The poster children of the social media revolution may have reached adolescence but still have plenty of growing up to do.
United breaks guitars but people still fly with the company. FedEx lobs expensive monitors over the iron gates and gets caught on CCTV but people still send packages with the courier delivery service. Ryanair garners 1m negative comments on Facebook (surely the dislike button needs to be added, if for them alone?) for people giving off about a €60 charge for printing out a boarding pass at the airport but people still travel with the airline.
And so it goes on; the people have spoken famously against Pizza Hut, KFC, Burger King, Snickers, Honda, Natwest, Starbucks, GoDaddy and Habitat, however, the people not-so-famously still eat, drive, drink and buy the products and services those companies purvey. Sure, the various social media challenges they’ve faced have been embarrassing, and they shouldn’t have happened, yet they are far from the “disasters” that the blogosphere would have you believe they are.
A well-timed follow-up press release or a Tiger-Woods-esque tearful statement from a humbled CEO, and equilibrium is apparently restored.
No one is pretending that these things are good for the organisations in question, or that their reputation is enhanced by it, but one is left pondering if anyone gives a damn about the fact that this stuff has happened. Or do enough people give a damn in enough numbers for us to assert that these occurrences have impacted brand reputation materially or negatively influenced sales? I doubt it.
Or to ask the question another way, how many randomers on social networks does it take to have the same impact as a single article on advice and review site Which?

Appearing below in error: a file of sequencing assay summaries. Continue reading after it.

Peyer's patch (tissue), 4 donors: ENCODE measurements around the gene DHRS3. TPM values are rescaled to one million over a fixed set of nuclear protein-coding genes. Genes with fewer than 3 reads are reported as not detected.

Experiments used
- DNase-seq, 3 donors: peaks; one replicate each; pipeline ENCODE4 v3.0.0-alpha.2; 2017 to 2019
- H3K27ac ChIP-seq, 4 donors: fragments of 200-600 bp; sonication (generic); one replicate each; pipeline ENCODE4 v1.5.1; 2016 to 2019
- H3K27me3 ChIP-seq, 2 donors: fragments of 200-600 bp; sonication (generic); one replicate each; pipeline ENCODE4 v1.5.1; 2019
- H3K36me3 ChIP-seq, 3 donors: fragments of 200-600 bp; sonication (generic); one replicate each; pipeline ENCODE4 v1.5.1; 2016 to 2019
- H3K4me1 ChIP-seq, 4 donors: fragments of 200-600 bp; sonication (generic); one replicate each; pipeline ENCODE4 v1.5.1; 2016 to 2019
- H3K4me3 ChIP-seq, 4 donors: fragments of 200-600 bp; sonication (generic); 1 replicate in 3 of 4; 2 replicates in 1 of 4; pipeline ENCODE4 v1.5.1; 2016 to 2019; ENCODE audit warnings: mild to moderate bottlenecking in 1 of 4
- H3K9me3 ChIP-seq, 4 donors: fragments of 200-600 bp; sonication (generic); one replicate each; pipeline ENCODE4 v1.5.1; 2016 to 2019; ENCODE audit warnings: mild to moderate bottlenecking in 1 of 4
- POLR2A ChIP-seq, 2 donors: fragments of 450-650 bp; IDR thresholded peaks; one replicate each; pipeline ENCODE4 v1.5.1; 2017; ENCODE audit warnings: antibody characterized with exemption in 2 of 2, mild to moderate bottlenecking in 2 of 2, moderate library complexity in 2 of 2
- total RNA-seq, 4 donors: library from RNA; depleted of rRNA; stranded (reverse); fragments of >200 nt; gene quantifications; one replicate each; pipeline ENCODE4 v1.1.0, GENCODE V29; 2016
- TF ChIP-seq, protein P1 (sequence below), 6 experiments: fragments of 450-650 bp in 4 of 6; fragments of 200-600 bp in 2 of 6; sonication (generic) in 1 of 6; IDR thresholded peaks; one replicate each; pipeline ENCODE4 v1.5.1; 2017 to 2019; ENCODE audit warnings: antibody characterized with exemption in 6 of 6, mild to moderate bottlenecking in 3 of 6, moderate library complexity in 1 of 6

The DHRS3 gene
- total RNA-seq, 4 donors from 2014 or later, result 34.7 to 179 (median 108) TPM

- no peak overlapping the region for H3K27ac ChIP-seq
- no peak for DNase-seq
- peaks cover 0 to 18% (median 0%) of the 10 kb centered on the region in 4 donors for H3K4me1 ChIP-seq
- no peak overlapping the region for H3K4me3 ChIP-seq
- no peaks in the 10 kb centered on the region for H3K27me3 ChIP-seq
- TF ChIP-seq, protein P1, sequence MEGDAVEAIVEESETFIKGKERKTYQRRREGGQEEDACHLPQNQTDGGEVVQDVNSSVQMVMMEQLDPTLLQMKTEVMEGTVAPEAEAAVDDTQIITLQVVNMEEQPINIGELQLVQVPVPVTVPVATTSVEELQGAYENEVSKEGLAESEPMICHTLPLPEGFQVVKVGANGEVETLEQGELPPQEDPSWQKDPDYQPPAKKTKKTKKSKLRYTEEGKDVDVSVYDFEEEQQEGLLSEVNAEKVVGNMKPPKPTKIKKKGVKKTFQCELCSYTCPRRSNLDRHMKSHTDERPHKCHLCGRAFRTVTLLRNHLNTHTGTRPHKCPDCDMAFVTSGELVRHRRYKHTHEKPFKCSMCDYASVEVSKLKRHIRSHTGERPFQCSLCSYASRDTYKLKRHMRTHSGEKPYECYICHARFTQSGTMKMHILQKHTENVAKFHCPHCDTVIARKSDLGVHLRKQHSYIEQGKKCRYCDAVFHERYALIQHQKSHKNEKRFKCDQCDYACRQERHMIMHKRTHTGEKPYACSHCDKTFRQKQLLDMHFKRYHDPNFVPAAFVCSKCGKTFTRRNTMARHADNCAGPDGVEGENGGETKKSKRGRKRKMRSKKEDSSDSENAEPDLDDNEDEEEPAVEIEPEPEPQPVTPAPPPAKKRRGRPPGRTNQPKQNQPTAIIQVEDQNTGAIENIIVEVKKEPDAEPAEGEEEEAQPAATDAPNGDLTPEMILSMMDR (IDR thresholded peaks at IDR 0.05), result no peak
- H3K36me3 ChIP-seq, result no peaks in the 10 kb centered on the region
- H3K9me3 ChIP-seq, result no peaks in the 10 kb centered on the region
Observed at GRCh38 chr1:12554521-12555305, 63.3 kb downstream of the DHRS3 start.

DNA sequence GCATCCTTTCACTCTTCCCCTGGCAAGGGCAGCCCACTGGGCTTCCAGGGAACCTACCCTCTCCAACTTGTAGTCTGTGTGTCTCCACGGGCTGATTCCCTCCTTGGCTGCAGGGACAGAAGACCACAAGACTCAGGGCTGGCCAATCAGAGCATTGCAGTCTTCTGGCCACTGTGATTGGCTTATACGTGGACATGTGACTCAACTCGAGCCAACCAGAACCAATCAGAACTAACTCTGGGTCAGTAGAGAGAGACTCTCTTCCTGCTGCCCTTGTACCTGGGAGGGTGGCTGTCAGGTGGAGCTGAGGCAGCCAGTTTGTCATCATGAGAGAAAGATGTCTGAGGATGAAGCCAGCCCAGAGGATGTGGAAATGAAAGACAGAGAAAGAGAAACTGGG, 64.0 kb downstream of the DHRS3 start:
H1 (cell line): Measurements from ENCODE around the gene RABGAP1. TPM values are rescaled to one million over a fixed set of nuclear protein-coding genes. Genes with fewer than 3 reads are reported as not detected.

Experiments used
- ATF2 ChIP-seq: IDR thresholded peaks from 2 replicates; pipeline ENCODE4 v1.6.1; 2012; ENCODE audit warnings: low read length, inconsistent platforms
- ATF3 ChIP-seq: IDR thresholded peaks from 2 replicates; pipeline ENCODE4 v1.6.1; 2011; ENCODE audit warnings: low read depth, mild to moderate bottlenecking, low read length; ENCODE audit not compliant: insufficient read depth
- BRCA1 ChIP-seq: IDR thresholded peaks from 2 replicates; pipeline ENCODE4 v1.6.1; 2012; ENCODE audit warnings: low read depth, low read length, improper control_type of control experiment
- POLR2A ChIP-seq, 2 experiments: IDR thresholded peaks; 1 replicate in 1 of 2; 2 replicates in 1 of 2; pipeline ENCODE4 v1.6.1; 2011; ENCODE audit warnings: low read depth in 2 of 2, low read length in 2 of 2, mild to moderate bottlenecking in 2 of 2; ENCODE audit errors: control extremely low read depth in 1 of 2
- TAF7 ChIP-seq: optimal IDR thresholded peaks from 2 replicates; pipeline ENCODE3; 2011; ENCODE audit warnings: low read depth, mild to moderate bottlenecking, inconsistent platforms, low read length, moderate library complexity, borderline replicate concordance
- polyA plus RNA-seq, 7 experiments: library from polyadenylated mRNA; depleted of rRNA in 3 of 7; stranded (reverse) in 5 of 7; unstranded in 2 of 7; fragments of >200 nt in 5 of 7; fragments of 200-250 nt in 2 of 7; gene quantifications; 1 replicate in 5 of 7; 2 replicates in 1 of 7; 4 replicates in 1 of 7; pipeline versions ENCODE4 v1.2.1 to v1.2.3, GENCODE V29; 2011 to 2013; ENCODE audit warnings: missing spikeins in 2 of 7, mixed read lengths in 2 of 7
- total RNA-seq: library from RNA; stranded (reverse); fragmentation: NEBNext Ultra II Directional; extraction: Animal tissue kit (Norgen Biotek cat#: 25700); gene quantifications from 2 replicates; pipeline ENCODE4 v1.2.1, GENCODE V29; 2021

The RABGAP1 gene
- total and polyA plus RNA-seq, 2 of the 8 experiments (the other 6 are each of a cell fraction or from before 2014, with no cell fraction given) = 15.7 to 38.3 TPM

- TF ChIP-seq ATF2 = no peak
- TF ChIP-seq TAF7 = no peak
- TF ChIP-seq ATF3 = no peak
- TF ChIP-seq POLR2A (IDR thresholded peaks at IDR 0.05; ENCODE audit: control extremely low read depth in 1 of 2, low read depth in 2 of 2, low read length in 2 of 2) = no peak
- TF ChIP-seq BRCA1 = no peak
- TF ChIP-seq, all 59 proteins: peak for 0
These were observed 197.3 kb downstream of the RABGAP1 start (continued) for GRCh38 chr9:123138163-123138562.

Those Facebook posts
Perhaps I’m just rallying against my own social media group. Within my own Twitter and Facebook circles, I often read “F**k you (insert airline here), I had a big meeting in London today and your cancelled flight means I won’t make it. WE ARE TRYING TO DO WIN BUSINESS.” or “Do NOT eat at (insert restaurant here), I knew from the minute we arrived that the waitress didn’t like my new hairstyle, and the Irish coffee was made with an inferior whiskey” or my own personal bête-noire (admittedly only marginally related to the topic at hand) “Here is a picture of little Johnny winning the cup. Don’t know where he gets his good looks, brains, talent, sporting ability, etc from. #chipofftheoldblock”.
I bet you see those kinds of posts on your Twitter feed and Facebook news feed too, yes? And like me, I bet your social contacts who write that stuff are the self-obsessed, whose lives seem full of first-world problems #valetparkingveryslowoutsidethecheeseshoptoday.
The harsh reality would appear to be that we remain too cheap to really care too much about occasional organisational faux-pas and that if businesses still offer us the right product in the right place at the right price, which has been well promoted, we’ll buy.
The business-customer power pendulum
The power pendulum, which pre-internet was swinging firmly on the side of the organisation, has of course swung firmly towards the customer. However, that power isn’t exercised in the headline-grabbing broken guitars of United or by individuals giving off about grounded flights, or by Honda getting caught asking staff to say great stuff about their cars, or by Starbucks responding to a comedian who said their coffee smells of toilet.
Rather, influence is exercised in the humdrum business of comments, ratings, and reviews for products and services on e-commerce and third-party review sites. Even then, it only impacts reputation materially when customers comment in adequate numbers.
It is of course better for organisations if these comments, ratings and reviews are positive rather than negative, however a celebrity endorsement or positive review from an authority figure still trumps thousands, if not millions, of comments from the average punter.
So United doesn’t break guitars. It broke Dave Carroll of little-known Canadian country-and-western outfit Sons of Maxwell’s guitar. Maybe they just reached the same conclusion that the rest of us reached some time ago, that the world has enough Canadian country-and-western music already.
|Gareth Dunlop owns and runs Fathom, a user-experience consultancy that helps ambitious organisations get the most from their website and internet marketing by viewing the world from the perspective of their customers. Specialist areas include user testing, usability and customer journey planning, web accessibility and integrated online marketing. Clients include Invest NI, Power NI, 3 Mobile, Ordnance Survey Ireland, and Independent News and Media. Visit Fathom online.|
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